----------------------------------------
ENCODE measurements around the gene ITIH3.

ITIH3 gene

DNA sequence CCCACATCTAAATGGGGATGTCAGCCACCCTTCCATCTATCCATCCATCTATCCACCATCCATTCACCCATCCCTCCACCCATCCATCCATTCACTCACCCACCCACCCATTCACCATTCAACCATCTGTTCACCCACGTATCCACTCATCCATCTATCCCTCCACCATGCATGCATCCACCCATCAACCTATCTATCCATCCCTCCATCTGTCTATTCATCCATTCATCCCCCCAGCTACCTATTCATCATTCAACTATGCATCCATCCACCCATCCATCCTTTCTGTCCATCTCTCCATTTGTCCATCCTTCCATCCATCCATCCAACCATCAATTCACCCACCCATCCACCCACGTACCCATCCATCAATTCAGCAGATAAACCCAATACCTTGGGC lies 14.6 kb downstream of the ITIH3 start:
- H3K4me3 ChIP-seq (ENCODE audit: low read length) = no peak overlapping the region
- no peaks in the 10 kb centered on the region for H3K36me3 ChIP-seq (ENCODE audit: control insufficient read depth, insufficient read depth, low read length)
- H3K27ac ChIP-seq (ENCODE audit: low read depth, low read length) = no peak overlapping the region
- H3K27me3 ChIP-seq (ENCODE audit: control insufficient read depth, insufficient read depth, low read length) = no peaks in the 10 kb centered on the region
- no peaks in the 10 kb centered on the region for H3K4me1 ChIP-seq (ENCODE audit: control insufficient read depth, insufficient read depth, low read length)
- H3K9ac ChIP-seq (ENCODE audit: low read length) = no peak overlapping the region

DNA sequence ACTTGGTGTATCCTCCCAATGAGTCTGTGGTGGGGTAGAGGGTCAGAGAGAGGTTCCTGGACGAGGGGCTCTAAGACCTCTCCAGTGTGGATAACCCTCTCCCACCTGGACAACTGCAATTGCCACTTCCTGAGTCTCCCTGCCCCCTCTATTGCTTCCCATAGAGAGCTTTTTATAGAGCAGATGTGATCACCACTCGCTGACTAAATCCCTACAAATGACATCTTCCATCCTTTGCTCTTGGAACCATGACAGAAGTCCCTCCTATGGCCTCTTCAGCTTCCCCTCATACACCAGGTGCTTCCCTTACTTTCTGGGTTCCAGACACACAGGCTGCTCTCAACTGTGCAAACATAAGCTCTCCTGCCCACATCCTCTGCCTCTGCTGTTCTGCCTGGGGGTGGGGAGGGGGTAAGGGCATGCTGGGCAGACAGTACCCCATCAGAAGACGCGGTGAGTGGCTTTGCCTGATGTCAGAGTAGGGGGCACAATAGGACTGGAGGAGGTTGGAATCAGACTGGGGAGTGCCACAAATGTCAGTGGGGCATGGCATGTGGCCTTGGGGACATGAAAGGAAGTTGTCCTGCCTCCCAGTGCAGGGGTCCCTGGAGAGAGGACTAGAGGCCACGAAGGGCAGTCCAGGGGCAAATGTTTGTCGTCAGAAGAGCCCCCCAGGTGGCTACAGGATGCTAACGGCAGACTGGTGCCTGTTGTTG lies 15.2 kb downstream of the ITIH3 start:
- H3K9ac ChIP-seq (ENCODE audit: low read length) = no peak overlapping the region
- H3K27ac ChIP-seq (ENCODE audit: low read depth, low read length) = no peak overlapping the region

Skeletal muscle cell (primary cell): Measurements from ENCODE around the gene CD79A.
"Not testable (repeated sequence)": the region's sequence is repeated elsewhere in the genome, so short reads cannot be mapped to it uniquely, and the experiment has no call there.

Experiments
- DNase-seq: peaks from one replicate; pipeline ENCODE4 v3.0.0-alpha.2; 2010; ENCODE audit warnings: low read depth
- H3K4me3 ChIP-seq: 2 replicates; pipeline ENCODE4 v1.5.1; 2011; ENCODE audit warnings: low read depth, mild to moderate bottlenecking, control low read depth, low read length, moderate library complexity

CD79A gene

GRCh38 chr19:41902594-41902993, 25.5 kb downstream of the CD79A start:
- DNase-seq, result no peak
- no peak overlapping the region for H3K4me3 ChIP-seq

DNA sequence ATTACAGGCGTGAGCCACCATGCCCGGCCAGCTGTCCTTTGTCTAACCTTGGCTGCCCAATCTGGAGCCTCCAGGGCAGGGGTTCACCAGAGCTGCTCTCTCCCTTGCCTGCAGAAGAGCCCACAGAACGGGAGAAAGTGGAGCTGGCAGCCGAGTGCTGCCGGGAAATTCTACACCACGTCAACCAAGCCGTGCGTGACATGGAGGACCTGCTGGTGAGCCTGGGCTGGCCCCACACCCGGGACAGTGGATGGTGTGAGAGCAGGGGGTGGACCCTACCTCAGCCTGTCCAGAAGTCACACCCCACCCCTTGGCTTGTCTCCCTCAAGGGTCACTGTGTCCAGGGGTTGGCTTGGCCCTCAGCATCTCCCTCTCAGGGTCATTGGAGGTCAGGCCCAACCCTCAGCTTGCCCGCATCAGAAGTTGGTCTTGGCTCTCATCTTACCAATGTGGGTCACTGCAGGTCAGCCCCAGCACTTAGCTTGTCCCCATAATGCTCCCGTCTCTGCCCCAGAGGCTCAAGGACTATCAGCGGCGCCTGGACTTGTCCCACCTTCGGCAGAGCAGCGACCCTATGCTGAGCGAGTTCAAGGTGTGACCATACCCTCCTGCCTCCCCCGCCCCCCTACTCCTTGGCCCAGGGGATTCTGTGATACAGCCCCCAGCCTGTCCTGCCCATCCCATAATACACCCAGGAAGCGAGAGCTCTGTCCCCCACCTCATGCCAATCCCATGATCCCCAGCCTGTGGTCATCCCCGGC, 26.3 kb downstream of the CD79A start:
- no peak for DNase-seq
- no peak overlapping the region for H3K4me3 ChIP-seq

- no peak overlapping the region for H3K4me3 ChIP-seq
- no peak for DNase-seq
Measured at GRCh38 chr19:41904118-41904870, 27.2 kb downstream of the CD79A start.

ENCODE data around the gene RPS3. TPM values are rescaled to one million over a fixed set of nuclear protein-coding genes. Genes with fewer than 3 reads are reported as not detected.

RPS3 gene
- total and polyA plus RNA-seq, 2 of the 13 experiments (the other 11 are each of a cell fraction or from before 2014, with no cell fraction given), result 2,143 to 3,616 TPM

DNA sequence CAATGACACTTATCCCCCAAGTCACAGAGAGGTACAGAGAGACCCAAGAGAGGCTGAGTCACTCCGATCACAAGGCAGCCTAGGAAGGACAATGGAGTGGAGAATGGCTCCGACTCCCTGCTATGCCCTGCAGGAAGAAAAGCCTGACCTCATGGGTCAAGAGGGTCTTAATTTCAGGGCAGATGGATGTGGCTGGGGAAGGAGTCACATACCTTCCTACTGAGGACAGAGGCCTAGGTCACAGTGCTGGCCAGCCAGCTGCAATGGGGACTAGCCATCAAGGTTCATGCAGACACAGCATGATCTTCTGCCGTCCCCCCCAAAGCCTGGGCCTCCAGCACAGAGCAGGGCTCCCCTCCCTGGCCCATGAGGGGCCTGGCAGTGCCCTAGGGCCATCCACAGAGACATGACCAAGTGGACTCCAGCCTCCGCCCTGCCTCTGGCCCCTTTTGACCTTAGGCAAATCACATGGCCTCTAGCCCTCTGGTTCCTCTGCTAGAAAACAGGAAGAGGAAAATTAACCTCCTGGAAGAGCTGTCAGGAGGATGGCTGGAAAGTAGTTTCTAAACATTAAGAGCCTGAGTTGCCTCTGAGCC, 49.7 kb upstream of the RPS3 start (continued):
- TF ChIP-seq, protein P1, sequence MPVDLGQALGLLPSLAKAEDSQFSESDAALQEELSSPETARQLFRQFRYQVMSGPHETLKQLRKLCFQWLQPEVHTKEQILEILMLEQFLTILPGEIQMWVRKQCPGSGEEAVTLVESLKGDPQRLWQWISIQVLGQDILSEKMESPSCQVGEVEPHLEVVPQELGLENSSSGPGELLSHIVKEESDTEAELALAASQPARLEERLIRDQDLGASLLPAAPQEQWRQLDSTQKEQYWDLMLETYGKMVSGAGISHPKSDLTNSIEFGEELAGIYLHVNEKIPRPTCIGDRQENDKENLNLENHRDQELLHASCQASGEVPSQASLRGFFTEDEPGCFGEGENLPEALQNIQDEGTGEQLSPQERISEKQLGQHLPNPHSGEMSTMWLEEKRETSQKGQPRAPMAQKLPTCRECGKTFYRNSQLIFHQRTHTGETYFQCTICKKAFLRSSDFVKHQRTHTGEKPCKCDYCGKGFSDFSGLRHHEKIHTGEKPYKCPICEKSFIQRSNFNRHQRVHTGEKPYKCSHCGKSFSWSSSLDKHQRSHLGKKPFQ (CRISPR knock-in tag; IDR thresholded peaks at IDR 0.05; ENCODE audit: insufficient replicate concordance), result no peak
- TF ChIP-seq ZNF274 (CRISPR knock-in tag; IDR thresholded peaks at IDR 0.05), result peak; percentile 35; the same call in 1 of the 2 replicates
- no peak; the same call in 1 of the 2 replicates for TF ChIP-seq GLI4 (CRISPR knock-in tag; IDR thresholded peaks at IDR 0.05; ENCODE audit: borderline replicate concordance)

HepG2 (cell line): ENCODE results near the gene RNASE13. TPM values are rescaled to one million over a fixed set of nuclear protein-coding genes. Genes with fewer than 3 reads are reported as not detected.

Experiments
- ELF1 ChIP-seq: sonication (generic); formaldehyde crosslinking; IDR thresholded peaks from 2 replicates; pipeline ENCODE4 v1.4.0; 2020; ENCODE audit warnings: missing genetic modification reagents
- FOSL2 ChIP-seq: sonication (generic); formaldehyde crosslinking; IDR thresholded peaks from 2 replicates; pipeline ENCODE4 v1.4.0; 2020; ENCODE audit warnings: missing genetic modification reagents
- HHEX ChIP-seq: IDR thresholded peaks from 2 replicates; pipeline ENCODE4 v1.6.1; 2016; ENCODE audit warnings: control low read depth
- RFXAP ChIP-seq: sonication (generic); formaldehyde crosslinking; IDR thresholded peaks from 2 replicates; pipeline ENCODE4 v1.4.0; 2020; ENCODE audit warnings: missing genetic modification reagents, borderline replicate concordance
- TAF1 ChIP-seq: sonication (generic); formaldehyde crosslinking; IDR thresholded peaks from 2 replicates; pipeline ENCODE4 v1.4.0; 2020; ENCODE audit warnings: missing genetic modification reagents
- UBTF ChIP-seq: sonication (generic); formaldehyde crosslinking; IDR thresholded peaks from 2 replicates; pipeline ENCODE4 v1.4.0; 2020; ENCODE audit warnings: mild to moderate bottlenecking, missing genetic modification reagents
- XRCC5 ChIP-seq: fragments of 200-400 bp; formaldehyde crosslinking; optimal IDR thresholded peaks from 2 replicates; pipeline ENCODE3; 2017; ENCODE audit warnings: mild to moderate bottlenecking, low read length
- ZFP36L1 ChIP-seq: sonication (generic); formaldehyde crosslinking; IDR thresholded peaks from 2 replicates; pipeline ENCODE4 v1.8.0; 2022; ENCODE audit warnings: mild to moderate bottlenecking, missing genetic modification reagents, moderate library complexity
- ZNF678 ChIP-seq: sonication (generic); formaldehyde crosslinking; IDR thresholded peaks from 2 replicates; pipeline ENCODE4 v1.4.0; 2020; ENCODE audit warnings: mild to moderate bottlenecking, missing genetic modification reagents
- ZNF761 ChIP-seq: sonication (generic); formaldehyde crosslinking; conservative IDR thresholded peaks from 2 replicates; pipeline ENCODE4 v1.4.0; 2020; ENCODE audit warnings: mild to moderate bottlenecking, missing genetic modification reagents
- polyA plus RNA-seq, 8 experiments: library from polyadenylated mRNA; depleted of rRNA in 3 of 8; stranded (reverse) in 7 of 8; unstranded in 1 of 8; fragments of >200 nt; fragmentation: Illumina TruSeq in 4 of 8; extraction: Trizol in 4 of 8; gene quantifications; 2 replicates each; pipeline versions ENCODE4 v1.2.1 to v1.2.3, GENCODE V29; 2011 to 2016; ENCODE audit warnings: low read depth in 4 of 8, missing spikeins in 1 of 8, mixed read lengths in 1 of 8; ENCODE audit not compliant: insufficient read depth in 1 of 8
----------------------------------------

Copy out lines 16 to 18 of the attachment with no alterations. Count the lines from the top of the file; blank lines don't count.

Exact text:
- DNase-seq: peaks from one replicate; pipeline ENCODE4 v3.0.0-alpha.2; 2010; ENCODE audit warnings: low read depth
- H3K4me3 ChIP-seq: 2 replicates; pipeline ENCODE4 v1.5.1; 2011; ENCODE audit warnings: low read depth, mild to moderate bottlenecking, control low read depth, low read length, moderate library complexity

CD79A gene